By R. Howard Bloch, Frances Ferguson

These essays, initially comprising a topic of Representations, discover the relation among gender, eroticism, and violence via shut research of a variety of either excessive and renowned cultural kinds, from R. Howard Bloch on medieval theology to Carol Clover on modern slasher motion pictures. Does misogyny vary from misandry? Can writer purpose be separated from social context? Do stable ladies counterbalance or reenforce the misogyny of destructive examples? Is an obsession with girls itself misogynistic? those questions are approached from a number of angles by way of Joel Fineman, Charles Bernheimer, Jacqueline Lichtenstein, Frances Ferguson, Naomi Schor and Gillian Brown. In sum, the authors element not just the ways that gender is represented, but in addition the adjustments to which illustration matters questions of sexual difference.

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The gaze, as the mechanism of seduction, establishes a pattern of conflict between perception and intellection. "For," as Bloch writes, "if a look engenders desire, desire, in turn, forecloses all future possibility of seeing" (15); sight becomes the instrument of the senses, of self-contamination by means of an external object of desire. And, in a crucial paradoxone of the many incoherences that characterize the discourse of misogyny"there can be no such thing as a male gaze or desire" (15) because perception itself is in the Middle Ages so identified with woman that anyone perceiving a woman's beauty becomes feminized by the very act of gazing.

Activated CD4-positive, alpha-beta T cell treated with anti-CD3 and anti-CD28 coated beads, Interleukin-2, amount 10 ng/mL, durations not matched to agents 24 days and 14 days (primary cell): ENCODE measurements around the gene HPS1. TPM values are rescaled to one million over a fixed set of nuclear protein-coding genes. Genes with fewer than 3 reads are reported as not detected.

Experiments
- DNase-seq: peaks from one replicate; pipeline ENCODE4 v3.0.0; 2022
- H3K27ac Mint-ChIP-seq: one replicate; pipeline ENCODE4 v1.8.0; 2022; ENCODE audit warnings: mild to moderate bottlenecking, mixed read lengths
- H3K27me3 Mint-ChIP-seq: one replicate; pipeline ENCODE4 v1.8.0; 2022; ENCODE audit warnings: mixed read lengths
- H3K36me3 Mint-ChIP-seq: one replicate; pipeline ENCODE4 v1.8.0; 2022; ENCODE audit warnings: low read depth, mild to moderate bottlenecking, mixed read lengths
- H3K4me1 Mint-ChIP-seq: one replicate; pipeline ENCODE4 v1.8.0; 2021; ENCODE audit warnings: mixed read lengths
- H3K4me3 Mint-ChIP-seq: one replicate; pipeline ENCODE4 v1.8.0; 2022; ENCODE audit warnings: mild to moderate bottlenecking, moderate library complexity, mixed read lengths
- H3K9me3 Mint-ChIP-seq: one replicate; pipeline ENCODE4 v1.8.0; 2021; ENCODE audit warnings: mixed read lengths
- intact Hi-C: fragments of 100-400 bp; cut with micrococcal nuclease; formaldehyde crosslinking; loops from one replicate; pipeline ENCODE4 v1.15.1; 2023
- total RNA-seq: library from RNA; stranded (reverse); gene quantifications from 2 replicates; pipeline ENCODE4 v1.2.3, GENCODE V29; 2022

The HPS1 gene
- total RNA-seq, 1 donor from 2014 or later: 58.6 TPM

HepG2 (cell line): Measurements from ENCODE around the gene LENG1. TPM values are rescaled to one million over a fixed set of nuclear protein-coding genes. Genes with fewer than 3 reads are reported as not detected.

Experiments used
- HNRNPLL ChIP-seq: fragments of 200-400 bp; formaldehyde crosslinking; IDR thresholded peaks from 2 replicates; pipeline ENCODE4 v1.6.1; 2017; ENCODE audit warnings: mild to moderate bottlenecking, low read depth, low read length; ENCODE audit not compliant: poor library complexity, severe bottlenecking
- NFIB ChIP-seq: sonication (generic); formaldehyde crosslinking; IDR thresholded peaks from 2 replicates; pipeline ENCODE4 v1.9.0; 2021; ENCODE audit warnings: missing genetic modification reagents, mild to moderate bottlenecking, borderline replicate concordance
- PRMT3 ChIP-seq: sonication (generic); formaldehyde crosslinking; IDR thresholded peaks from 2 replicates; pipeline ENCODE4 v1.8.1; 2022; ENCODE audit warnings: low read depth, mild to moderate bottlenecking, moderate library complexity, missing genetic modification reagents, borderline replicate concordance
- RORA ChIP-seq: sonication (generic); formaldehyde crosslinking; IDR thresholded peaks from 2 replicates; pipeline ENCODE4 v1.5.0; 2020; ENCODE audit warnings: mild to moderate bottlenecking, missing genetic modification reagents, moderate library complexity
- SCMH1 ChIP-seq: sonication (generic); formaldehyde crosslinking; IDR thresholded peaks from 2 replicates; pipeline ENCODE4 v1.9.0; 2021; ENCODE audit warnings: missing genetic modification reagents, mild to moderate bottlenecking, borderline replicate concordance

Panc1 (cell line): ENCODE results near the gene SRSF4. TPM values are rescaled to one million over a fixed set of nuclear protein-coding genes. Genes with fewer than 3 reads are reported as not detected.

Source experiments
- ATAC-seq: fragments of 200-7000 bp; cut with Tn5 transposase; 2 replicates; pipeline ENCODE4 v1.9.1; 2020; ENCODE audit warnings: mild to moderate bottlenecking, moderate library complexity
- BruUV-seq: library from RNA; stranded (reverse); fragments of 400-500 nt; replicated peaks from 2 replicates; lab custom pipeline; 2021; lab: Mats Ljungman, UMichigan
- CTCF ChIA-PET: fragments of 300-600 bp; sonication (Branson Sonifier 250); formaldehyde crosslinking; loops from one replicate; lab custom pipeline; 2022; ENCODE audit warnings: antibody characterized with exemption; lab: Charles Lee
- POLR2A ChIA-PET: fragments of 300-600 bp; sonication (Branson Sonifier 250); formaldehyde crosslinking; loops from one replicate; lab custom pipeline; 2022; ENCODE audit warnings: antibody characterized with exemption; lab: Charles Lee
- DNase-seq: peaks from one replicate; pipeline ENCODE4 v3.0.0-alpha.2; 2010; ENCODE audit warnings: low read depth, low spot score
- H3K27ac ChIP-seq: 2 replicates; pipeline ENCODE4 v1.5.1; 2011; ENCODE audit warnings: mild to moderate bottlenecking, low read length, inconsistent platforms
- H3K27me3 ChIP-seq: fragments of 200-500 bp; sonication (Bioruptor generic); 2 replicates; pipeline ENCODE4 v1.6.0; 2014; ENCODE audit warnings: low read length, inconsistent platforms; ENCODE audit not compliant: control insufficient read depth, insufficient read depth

2. Shakespeare's Perjured Eye: The Invention of Poetic Subjectivity in the Sonnets (Berkeley, 1986). Page 1 Medieval Misogyny R. Howard Bloch Woman As Riot If the above title seems redundant, it is because the topic of misogyny, like the mace or chastity belt, participates in a vestigial horror practically synonymous with the term medieval, and because one of the assumptions governing our perception of the Middle Ages is the viral presence of antifeminism. The ritual denunciation of women constitutes something on the order of a cultural constant, reaching back to the Old Testament as well as to Ancient Greece and extending through the fifteenth century.

If you do not look at them or willingly talk with them, they will find the lie to prove that you are castrated! ] The example with which we began, Jean de Meun's vision of women as overdetermined, is complicated by the fabliau's positing of the problem of overdetermination in terms of vision itself. There is, the anonymous poet asserts, no possibility of an objective regard upon the opposite sex and, therefore, no innocent place of speech. The mere fact of speaking to women makes one a pimp; a refusal to speak or even to look is the sign of a castrato.

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